In as much as RSDL allowed China to fold the abusiveness of extrajudicial black jails into the statutory gymnastics of the CPL, so too did it arguably provide a template for regulating and expanding other equally abusive but previously extrajudicial and intra-Party disciplinary measures into a Constitutional amendment and new legislation in 2018. Before establishing the liuzhi system, the Central Commission for Disciplinary Inspection (中国共产党中央纪律检查委员会, CCDI) oversaw its shadowy predecessor, the shuanggui (双规) system, which like the other forms of coercive custody mentioned above facilitated serious human rights violations, including torture and other ill-treatment (Human Rights Watch 2016). Being placed under shuanggui meant ending up in ‘the worst place in the world’, according to the wife of one of its victims (Vanderklippe 2017). But, similar to black jails, shuanggui had no legal basis and, as such, clearly did not fit with Xi Jinping’s rhetoric of the rule of law.

This began to change in 2016 with the rollout of pilot programmes in Beijing, Shanxi province, and Zhejiang province, which were then expanded in 2017 (China Daily 2018). In Beijing alone, according to the Chinese Government’s statistics under the pilot liuzhi system the number of officials put under passive supervision swelled from around 200,000 to nearly one million (China Daily 2018). Of course, these figures do not refer to people in actual detention but are a clear indication of how that the pilot and later legal mechanism expanded the target demographic of potential secret detentions massively to include all staff of Party organs, legislatures, courts, some judges, political advisory bodies, managerial staff at state-owned enterprises and public institutions such as hospitals or universities, and others.

When the National People’s Congress convened in March 2018, the pilot liuzhi became law through the passing of the NSL that established a National Supervision Commission (国家监察委员会), which was made into an official state organ pursuant to an amendment to the Constitution (Xinhua 2018). With no substantive improvements over the abusiveness of shuanggui, and in some ways creating an even more abusive system, the purpose was ostensibly to unify previously disjointed supervisory functions. However, arguably the main reason was again to take a highly abusive system for coercive custody that previously existed outside legislative authority and legitimise it with new regulations.

Liuzhi under the NSL is quite similar to RSDL. The suspect can be held in custody at a designated location, for various reasons at the discretion of the investigating authority. This can last for upwards of six months, during which time the victim is often kept in solitary confinement and held incommunicado without access to family members or a lawyer, at risk of torture and ill-treatment. Although, much like the CPL, the NSL states that liuzhi victims’ family or work units shall be notified within 24 hours of their detention, it also provides an exception for those cases where this might impede the investigation. This way, once again, the Chinese authorities have created a statutory exception to fundamental procedural safeguards meant to prevent enforced disappearances and torture. And in China exceptions are the rule.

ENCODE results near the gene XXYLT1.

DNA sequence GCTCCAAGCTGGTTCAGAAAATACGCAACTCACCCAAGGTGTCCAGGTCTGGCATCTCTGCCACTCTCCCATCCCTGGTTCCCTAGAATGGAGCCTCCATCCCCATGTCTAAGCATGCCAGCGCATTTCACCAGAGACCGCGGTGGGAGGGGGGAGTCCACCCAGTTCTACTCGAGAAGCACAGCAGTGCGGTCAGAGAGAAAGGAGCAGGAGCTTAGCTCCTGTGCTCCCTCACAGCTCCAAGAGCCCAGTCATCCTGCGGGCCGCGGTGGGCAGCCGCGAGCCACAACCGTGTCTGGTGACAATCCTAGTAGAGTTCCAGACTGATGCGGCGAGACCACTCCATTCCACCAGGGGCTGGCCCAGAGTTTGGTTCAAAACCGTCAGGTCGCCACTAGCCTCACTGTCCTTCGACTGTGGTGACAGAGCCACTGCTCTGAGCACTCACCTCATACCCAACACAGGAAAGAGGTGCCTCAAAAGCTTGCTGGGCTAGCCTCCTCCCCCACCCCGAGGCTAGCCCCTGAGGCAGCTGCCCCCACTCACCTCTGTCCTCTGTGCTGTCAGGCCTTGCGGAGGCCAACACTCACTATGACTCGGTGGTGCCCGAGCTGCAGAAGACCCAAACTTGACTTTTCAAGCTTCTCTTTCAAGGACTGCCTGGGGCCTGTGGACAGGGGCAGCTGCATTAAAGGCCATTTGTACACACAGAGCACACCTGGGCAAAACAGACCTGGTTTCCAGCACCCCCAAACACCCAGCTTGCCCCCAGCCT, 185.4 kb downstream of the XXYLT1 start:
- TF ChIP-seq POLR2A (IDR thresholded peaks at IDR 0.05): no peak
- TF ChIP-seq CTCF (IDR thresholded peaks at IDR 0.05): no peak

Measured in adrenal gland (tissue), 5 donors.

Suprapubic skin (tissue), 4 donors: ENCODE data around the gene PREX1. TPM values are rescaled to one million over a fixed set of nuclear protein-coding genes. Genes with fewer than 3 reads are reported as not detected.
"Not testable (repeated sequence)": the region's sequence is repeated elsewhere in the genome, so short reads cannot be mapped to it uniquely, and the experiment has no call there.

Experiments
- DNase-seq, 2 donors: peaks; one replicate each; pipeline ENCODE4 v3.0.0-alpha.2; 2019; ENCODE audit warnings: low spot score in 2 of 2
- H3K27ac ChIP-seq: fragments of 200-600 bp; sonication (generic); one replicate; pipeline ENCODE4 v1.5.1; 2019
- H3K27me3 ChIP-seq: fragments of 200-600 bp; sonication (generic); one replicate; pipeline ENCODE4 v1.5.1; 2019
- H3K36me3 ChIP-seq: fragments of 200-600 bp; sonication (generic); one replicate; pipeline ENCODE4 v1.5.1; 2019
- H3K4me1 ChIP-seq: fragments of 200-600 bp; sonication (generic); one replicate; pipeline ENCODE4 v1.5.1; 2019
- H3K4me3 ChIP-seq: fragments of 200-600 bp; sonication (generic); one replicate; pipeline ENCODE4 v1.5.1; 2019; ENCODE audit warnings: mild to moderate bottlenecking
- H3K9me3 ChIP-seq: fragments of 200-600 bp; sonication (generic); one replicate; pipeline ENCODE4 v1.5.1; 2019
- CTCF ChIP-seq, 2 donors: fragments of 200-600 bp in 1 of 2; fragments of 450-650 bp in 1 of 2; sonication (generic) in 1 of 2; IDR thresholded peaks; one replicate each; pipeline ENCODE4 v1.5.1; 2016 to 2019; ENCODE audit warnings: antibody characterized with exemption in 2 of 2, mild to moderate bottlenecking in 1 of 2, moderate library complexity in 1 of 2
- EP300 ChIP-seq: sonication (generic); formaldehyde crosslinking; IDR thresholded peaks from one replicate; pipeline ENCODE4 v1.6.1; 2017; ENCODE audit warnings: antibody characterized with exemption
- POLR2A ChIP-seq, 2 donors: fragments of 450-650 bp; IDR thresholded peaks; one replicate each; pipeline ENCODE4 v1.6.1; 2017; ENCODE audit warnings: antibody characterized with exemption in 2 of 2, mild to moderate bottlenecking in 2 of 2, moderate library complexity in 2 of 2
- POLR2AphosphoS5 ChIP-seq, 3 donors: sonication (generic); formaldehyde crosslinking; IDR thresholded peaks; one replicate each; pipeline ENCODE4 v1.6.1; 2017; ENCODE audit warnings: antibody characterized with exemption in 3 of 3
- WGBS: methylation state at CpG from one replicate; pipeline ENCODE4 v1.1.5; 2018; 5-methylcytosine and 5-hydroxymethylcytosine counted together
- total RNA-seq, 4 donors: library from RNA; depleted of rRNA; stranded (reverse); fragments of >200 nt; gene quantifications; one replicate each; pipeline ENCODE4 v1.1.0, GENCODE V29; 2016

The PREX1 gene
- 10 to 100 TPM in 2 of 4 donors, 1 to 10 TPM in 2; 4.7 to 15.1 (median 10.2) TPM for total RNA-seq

As with RSDL, under liuzhi the victim is held in solitary confinement, with only guards and interrogators for company. This violates international norms, including the Istanbul Statement on the Use and Effect of Solitary Confinement (2008) and the Special Rapporteur on Torture (2011), which hold that prolonged isolation, defined as longer than 15 days, fundamentally violates the absolute prohibition on torture and other cruel, inhuman, or degrading treatment. Solitary confinement is only to be used in exceptional cases and as a last resort for as short a time as possible. In light of this, ahead of the 30 August 2019 International Day of the Disappeared, my organisation Safeguard Defenders sent a submission to the Working Groups on Arbitrary Detention and Enforced Disappearances along with six other Special Procedures to outline key human rights concerns with liuzhi (Safeguard Defenders 2019b). At the time of writing, the Special Procedures have yet to respond.

Systematising and Legitimising Human Rights Violations

What we arguably see is a pattern emerging of China moving to unify and institutionalise certain systems of coercive custody under new laws in order to hide inherent human rights violations behind a superficial rhetoric of the rule of law. However, international law is clear on the fundamental prohibition of torture and enforced disappearance, and on the fact that under no circumstances does domestic law supersede a state’s obligations to uphold such universal human rights. In legislating abusive practices, not only is China brazenly violating its obligations under international law but it is also systematising such violations within its legal system. Gross human rights violations such as torture and enforced disappearances, especially under RSDL and liuzhi, have become a systematic practice and policy, organised and predictable. Arbitrary and secret detention have been institutionalised.

Cover Illustration: Portrait of Sun Zhigang, by Lau Ka-kuen; South China Morning Post.


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Michael Caster

Michael Caster is a human rights advocate and researcher. He is the co-founder of the human rights organisation Safeguard Defenders and its China-based predecessor, the Chinese Urgent Action Working Group. He is the editor of The People’s Republic of the Disappeared: Stories from Inside China’s System for Enforced Disappearances (Safeguards Defenders 2017). His profile photo was taken by Noemi Cassanelli, AFP.